The same headlines appear around North America every day.
“No water, school in area of Norton Shores due to water main break”
“Traffic alert: Water main break leads to road closings, icy spots”
“Water main break causes street collapse, cars flooded in Rhawnhurst”
This list could go on for days. While the cities and street names may change, several factors are always the same:
- Water is lost
- Residents are inconvenienced and angry
- A hefty repair bill will be in order
We read about these problems every day in the news. They shut down roads, close businesses and schools and force homeowners to wait for a precious resource they need to survive. Additionally, the water loss creates sinkholes, potholes, and damage to public and private property. Simply put – it’s a nightmare.
Our nation’s infrastructure is in dire need of repairs and it’s no secret. Last week, the Environmental Protection Agency (EPA) announced they are investing more than 2 million for drinking water and wastewater projects in California – one of the states most heavily impacted by the continued drought.
“This substantial investment at the federal level helps communities like Carlsbad provide sustainable sources of water in the face of California’s historic drought,” said U.S. Environmental Protection Agency’s Regional Administrator Jared Blumenfeld in a press release. “EPA is committed to protecting the state’s water resources so critical to our environment, public health and economy.”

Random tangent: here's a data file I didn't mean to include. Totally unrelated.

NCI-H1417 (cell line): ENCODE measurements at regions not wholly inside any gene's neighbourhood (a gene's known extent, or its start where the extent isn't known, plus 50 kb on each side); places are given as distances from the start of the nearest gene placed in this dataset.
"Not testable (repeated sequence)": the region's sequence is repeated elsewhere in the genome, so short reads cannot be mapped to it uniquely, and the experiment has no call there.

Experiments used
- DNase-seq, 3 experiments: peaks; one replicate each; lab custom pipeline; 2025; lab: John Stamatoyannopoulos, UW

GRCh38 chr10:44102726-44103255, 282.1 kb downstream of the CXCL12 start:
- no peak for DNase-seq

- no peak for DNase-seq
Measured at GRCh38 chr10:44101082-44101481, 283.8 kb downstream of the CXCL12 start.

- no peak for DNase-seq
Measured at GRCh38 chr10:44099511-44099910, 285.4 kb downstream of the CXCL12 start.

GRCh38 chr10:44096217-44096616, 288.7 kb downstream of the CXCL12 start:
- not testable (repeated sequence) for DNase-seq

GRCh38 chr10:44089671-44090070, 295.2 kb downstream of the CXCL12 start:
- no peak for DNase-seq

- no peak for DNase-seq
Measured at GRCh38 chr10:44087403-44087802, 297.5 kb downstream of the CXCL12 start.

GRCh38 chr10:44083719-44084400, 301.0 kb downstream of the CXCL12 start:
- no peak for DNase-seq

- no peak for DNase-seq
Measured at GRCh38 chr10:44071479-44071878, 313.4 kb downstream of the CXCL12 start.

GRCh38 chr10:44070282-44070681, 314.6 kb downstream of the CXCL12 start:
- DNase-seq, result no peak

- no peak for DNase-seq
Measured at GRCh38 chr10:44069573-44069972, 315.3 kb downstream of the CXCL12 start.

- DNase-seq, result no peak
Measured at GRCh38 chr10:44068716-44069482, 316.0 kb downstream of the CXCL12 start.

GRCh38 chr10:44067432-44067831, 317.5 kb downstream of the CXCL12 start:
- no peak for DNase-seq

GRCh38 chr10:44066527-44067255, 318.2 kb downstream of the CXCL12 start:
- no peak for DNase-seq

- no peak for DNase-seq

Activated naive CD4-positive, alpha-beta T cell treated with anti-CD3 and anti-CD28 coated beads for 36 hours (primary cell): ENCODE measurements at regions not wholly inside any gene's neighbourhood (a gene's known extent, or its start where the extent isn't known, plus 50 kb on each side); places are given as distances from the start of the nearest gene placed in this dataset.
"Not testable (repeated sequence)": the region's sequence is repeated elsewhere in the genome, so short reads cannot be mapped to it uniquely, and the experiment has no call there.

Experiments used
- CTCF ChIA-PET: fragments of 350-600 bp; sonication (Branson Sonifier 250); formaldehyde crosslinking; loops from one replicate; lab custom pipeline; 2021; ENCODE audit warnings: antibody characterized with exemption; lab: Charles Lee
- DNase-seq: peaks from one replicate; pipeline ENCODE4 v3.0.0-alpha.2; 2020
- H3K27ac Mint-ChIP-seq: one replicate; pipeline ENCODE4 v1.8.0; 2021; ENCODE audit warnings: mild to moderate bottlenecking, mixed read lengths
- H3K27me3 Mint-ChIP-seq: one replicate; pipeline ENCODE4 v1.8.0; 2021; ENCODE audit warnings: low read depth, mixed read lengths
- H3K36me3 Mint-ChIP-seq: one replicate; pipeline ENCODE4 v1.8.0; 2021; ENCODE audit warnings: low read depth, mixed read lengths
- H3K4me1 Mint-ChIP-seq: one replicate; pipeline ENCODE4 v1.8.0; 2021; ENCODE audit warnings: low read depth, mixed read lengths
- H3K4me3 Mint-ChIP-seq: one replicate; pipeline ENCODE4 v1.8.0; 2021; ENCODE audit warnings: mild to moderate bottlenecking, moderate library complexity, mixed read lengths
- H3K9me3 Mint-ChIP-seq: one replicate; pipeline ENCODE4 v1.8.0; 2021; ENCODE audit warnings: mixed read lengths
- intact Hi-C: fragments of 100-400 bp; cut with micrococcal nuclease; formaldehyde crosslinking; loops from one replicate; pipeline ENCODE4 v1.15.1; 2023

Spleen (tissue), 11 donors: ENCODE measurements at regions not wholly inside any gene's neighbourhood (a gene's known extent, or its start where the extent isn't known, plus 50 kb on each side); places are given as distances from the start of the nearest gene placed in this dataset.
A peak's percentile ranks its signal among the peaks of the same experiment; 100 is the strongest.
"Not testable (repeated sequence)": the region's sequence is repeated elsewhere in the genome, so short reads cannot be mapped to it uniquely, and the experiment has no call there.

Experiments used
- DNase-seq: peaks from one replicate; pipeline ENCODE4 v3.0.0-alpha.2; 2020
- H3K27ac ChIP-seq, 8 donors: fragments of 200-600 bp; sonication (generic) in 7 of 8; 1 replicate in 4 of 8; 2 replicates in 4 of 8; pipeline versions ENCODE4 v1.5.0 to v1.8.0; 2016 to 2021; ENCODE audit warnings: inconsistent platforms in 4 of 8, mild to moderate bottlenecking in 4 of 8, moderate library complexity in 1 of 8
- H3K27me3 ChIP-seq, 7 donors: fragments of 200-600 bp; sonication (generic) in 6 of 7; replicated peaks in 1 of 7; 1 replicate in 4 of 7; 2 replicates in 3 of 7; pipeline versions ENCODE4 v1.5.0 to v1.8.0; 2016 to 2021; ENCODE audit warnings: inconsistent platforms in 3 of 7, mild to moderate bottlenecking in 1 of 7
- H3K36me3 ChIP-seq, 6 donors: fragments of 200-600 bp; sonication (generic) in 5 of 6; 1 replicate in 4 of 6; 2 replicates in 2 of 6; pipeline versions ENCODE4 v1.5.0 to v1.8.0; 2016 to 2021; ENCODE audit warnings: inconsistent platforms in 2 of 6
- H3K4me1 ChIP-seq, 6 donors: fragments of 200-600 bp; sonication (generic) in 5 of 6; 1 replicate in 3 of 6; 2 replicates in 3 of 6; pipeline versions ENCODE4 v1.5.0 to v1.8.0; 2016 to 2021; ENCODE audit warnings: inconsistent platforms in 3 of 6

Of course, cities aren’t the only ones facing these problems. Aging infrastructure isn’t limited to just city mains – it happens to homeowners too. Unlike cities, homeowners don’t have taxpayer dollars and a repair fund to cover the costs. It comes out of their own budget.
“Most people take for granted the drinking water coming out of their faucets and the drains that take the dirty water away until a stoppage happens, then it hits home how important a working drain and sewer system is to them,” said David Dertz of Aquaflow Plumbing, one of USP’s contractors. “Almost everyone has lost power at some point in their life and it’s an inconvenience. When a water line breaks or a sewer backs up into the home, they just do not know who to call to take care of the problem.”
Our water and sewer lines are more than just things in the ground – they are important parts of life. As the pipes continue to age, failure is inevitable. Investing in your infrastructure today – both public and private – can eliminate another headline for your city and a hefty repair bill for your citizens.